Energy saving in buildings

The buildings and transport sector are the largest consumers of energy in the country. Buildings in Greece account for about 36% of total energy consumption while, during the period 2000–2005, they increased their energy consumption by about 24%, one of the largest increases in Europe.

One of the main reasons why Greek buildings are particularly energy-intensive is their age and the lack of integration of modern technology in them, due to lack of relevant legislation for the last 30 years.

Most of these buildings address issues such as:
partial or complete lack of thermal insulation,
old technology frames (frames / single glazing),
insufficient sun protection of their southern and western faces,
insufficient utilization of the high solar potential of the country,
insufficient maintenance of heating / air conditioning systems resulting in low efficiency.

An important parameter that also determines the energy efficiency of a building is the behavior of the tenants. Inadequate information of residents-users on issues of rational use and energy management, often leads to wasteful behaviors such as the installation of individual air conditioning systems without study, the use of low efficiency appliances, or non-maintenance of the heating system, etc.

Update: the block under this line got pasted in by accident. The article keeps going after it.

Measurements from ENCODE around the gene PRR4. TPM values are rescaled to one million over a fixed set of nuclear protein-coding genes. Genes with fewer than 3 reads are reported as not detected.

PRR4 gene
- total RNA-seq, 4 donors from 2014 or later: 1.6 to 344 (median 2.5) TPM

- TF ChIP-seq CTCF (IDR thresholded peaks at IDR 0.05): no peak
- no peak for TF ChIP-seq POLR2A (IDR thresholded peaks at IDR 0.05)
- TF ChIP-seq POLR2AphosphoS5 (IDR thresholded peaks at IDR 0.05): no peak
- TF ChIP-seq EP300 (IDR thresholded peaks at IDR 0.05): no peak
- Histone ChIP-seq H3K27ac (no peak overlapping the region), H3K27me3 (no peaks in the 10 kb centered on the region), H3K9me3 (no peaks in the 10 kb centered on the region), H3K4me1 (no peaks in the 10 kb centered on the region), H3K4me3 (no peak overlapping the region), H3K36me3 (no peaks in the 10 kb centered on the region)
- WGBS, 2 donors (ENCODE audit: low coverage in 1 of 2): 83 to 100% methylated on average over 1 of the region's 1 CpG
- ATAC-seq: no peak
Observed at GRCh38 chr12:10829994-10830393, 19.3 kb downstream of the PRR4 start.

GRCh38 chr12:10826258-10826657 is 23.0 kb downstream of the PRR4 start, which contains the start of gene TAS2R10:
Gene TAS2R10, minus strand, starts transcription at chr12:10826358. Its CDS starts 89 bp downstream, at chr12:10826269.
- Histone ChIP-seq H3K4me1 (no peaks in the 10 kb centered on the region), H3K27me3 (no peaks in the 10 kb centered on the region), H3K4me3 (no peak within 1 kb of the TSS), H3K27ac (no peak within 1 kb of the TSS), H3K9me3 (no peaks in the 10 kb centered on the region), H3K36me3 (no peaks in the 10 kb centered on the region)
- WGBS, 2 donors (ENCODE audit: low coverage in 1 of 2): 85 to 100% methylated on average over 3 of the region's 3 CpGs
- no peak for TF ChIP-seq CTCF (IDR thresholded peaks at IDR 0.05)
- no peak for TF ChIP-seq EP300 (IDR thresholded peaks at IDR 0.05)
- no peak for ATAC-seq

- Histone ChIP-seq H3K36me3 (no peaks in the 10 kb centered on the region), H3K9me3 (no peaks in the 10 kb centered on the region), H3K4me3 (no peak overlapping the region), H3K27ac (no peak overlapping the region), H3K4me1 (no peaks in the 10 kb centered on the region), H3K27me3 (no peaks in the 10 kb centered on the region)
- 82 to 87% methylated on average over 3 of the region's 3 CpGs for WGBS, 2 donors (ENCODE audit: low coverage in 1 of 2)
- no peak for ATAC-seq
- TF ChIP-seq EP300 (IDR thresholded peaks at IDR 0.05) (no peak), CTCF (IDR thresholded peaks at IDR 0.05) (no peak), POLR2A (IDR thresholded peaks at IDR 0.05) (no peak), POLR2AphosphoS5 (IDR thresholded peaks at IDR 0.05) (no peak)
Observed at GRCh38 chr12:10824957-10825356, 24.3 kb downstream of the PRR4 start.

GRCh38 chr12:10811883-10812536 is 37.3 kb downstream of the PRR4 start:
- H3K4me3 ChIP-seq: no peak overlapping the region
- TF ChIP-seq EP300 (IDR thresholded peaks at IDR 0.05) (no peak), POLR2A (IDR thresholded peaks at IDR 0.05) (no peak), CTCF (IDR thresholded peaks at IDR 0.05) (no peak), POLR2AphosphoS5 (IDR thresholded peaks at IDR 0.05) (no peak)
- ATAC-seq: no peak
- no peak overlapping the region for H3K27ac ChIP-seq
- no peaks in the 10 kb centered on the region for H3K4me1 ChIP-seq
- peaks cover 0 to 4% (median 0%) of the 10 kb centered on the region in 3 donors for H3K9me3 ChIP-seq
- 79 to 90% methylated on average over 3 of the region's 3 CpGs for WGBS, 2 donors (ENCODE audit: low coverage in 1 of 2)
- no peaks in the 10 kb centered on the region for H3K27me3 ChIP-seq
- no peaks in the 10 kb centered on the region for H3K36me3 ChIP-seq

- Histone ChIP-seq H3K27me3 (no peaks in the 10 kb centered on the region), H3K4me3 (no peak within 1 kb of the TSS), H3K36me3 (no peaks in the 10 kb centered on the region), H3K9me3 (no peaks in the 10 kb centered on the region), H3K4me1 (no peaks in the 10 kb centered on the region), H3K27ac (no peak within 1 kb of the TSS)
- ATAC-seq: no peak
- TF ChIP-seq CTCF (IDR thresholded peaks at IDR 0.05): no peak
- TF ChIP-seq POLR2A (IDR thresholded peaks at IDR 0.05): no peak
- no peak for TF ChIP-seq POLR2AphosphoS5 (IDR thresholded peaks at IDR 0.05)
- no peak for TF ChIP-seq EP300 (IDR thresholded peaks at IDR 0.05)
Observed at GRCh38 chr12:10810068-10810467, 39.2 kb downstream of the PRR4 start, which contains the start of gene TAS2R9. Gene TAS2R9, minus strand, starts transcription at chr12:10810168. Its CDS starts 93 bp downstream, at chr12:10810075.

In this direction, the Ministry of Environment, Energy and Climate Change (Y.P.E.K.A.) completing the institutional framework for the energy efficiency of buildings, proceeds, with the co-financing of the European Union, to a package of financial incentives in order to to carry out energy upgrading interventions of the buildings of the residential sector, through the Program “Exoikonomo”.

The action takes place in the context of the OP. Competitiveness and Entrepreneurship (OP II) of the OP Environment and Sustainable Development (EPPERAA) and the P.E.P. Macedonia – Thrace, Crete and the Aegean Islands, Thessaly – Sterea – Epirus, Attica with the co-financing of Greece and the European Union.